"INDIANA JONES AND THE KINGDOM OF THE CRYSTAL SKULL"
DVD Review
by Kevin Carr


    MOVIE: ***** (out of 5 stars)
    DVD EXPERIENCE: **** (out of 5 stars)

    STARRING
    Harrison Ford as INDIANA JONES
    Shia LaBeouf as MUTT WILLIAMS
    Cate Blanchett as IRINA SPALKO
    Karen Allen as MARION RAVENWOOD
    Ray Winstone as MAC
    John Hurt as OX

    Rated PG-13
    Studio: Paramount

    Directed by: Steven Spielberg
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This summer, I was a very vocal supporter of the new Indiana Jones film. Sure, it had its flaws, but for me who was only nine years old when “Raiders of the Lost Ark” came out, it was a joy to see a new film about the swashbuckling archeologist.

Not everyone agreed with me. Some thought the alien subplot of the film was straying too far from the other movies. Others thought the silly Tarzan scene was overdone. And the whole refrigerator sequence gave birth to the phrase “nuking the fridge” to take over the out-dated term “jumping the shark.”

All of these are good points. But that still doesn’t trump the giddy feeling I got when I popped the disc of “Indiana Jones and the Kingdom of the Crystal Skull” into my DVD player. I know there are some very vocal critics of this latest film (most notably and hilariously Trey Parker and Matt Stone, who vented their frustrations with the movie in the uncomfortably hysterical mid-season premiere of “South Park”), but they just need to lighten up.

It’s been almost 20 years since Indy cracked his whip on the movie screen, and it was a hoot to have him back this summer. “The Kingdom of the Crystal Skull” takes place in the 1950s, so the Nazis are traded in for Russians and the mystical religious artifacts are traded for saucer men. It may seem jarring at first, but it makes sense in keeping with the cinematic traditions of its time.

In the new film, Dr. Jones is trying to get his hands on a crystal skull that will give awesome power to anyone who returns it to the lost city of gold. Along for the ride is the young upstart Mutt Williams, played by Shia LaBeouf, and Marion Ravenwood from the first film.

If you come to this film looking for flaws or see Indiana Jones as an untouchable icon, you’ll find some fault, but for someone like me who has been a fan since childhood, this film is just as fun and exciting as the first ones. It’s a worthy successor to the Indiana Jones name and well worth the 19 year wait.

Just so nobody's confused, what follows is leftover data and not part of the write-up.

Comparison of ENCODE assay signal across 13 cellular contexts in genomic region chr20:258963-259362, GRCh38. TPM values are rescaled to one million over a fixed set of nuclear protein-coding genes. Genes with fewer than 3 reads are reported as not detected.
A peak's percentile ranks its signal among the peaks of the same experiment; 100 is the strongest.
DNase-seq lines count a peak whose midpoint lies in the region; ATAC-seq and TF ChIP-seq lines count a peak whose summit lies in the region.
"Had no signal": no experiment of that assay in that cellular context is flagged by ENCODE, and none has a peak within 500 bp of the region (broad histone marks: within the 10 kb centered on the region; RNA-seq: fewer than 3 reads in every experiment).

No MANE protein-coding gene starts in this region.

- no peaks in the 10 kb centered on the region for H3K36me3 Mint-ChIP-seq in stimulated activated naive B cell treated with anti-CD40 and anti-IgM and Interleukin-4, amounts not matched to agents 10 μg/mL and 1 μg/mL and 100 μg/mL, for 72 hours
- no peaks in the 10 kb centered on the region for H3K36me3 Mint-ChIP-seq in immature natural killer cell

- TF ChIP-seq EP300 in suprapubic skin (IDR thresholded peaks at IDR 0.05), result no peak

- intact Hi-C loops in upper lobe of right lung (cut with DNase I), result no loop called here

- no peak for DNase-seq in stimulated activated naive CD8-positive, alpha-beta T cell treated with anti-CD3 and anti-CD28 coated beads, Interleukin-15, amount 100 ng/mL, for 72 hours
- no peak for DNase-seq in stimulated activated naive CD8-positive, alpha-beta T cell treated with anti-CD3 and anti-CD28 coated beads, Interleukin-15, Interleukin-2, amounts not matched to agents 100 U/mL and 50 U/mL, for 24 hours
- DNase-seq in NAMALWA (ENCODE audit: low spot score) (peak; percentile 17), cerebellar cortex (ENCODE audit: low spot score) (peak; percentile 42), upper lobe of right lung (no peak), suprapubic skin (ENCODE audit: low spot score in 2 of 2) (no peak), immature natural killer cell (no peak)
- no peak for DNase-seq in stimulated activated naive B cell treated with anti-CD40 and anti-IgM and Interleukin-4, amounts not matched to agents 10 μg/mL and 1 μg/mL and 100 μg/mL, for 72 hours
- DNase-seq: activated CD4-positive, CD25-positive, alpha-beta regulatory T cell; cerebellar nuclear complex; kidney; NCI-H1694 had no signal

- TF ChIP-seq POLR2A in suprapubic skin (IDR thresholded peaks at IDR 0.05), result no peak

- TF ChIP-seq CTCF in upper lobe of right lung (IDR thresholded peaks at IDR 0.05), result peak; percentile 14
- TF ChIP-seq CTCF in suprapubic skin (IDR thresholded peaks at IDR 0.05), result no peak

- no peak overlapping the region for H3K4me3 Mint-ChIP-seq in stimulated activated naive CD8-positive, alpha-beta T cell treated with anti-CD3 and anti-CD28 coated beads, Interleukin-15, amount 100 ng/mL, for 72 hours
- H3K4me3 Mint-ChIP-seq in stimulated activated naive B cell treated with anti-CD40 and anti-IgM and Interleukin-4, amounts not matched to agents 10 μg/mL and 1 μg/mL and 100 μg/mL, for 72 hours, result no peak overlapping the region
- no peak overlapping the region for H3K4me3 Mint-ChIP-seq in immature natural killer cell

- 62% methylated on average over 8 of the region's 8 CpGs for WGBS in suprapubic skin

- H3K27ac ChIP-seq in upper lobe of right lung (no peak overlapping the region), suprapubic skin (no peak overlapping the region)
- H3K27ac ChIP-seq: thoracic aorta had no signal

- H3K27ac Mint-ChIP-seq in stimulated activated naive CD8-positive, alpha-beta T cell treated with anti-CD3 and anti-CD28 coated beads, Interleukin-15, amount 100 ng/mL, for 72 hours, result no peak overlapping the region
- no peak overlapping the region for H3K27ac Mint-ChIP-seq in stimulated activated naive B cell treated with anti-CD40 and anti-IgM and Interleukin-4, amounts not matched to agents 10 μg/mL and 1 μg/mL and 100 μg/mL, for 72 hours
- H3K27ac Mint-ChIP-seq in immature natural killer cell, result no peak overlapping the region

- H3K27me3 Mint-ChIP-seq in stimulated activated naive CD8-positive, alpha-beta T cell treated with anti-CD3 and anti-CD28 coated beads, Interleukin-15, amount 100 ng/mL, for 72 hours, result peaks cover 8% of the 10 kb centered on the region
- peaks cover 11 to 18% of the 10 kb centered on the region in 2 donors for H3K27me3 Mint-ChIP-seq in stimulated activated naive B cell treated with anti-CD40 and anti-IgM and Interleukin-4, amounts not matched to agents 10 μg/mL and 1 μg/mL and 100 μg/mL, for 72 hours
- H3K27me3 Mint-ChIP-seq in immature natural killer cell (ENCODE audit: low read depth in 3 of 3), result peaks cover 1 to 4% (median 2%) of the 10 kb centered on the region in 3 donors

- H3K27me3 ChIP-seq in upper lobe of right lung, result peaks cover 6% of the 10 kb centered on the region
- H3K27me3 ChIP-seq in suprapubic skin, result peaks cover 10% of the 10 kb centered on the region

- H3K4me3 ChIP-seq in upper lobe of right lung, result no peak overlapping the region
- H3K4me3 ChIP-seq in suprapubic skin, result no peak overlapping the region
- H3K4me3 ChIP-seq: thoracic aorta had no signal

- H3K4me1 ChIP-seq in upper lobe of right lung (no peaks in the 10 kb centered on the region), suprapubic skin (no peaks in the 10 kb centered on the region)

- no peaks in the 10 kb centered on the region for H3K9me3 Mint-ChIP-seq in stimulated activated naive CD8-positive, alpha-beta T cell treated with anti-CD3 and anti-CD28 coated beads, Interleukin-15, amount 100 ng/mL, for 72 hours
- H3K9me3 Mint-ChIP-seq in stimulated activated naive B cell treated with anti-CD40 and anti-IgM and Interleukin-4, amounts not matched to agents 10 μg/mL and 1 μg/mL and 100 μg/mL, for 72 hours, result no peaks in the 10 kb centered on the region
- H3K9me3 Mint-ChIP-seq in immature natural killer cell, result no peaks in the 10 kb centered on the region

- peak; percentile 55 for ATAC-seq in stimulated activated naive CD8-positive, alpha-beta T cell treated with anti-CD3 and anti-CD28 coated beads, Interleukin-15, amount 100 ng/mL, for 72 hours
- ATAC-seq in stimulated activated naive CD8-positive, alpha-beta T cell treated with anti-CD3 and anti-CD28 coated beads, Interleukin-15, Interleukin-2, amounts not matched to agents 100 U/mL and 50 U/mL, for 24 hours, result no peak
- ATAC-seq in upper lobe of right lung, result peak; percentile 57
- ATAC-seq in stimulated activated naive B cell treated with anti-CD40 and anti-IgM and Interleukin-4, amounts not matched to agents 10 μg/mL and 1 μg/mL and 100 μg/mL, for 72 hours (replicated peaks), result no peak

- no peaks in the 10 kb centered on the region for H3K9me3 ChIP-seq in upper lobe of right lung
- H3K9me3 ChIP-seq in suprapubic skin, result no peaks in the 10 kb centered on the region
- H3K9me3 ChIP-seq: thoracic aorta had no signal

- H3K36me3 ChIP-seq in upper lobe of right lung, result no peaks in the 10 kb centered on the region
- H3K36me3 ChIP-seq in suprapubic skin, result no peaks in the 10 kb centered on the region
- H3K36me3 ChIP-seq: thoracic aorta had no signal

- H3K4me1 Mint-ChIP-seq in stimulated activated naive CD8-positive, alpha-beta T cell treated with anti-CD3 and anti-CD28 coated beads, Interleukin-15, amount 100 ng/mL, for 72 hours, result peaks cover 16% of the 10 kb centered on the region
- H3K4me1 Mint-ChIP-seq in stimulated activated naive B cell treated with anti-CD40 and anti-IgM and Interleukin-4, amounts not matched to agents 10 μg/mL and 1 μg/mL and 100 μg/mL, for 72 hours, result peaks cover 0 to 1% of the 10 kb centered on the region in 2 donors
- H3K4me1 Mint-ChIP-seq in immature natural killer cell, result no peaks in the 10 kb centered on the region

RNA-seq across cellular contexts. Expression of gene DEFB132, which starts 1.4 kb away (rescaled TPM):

The DVD release is worthy of the series’ name. There’s a nice mix of professionally shot featurettes and fly-on-the-wall production diaries. Sure, the subjects gush over the film series and can get a little self-congratulatory at times, but this is pretty common when it comes to DVD features. There is no commentary track, which would have been nice (although Spielberg and Lucas don’t often lend their voices to the entire films), but the dynamic duo are interviewed extensively in the special features.

Of particular interest to me was the disc one featurette “The Return of a Legend,” which gives a history of the long journey between “The Last Crusade” and “The Kingdom of the Crystal Skull.” Lucas and Spielberg explain (pretty effectively, in my humble opinion) why they made the choices they did. This answers the critics who complained about the alien subplot and other elements that differ from the other three films.

The bottom line is that Lucas wanted to take the series into the 50s, and this was in the flying saucer heyday. Just be grateful they didn’t go with his original title, which was “Indiana Jones and the Saucer Men.”

This discussion shows the development of the script with all of its warts – from the long list of suggested titles to screenwriter David Koepp’s struggles to keep things cogent in the script. I would have appreciated a nod to Frank Darabont’s much publicized lost screenplay, but even I know that’s a bit much to ask.

Other DVD features include spotlights on the multiple aspects of pre-production, a 12-part production diary, pre-visualization sequences, galleries, trailers and the Xbox demo of “Lego Indiana Jones: The Original Adventures.”

Rumors have been flying since summer that Lucas & Company are kicking around the idea of “Indiana Jones 5.” After seeing the movie in theaters more than once, then revisiting it again on DVD, I’m game for whatever they come up with, and I look forward to a new film in the next couple years.

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